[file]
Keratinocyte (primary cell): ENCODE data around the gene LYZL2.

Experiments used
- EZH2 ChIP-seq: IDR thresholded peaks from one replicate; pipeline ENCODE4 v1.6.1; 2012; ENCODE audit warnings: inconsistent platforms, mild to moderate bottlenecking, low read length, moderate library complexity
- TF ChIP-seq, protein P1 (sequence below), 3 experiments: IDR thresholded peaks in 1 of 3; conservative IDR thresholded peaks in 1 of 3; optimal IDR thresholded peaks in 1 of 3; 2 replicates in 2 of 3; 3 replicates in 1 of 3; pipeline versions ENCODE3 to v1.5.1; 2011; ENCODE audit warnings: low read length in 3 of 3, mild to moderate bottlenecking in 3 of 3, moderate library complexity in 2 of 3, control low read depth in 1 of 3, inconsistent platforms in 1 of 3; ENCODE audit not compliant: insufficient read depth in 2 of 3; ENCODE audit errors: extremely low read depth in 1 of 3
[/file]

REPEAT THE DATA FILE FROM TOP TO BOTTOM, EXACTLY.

Keratinocyte (primary cell): ENCODE data around the gene LYZL2.

Experiments used
- EZH2 ChIP-seq: IDR thresholded peaks from one replicate; pipeline ENCODE4 v1.6.1; 2012; ENCODE audit warnings: inconsistent platforms, mild to moderate bottlenecking, low read length, moderate library complexity
- TF ChIP-seq, protein P1 (sequence below), 3 experiments: IDR thresholded peaks in 1 of 3; conservative IDR thresholded peaks in 1 of 3; optimal IDR thresholded peaks in 1 of 3; 2 replicates in 2 of 3; 3 replicates in 1 of 3; pipeline versions ENCODE3 to v1.5.1; 2011; ENCODE audit warnings: low read length in 3 of 3, mild to moderate bottlenecking in 3 of 3, moderate library complexity in 2 of 3, control low read depth in 1 of 3, inconsistent platforms in 1 of 3; ENCODE audit not compliant: insufficient read depth in 2 of 3; ENCODE audit errors: extremely low read depth in 1 of 3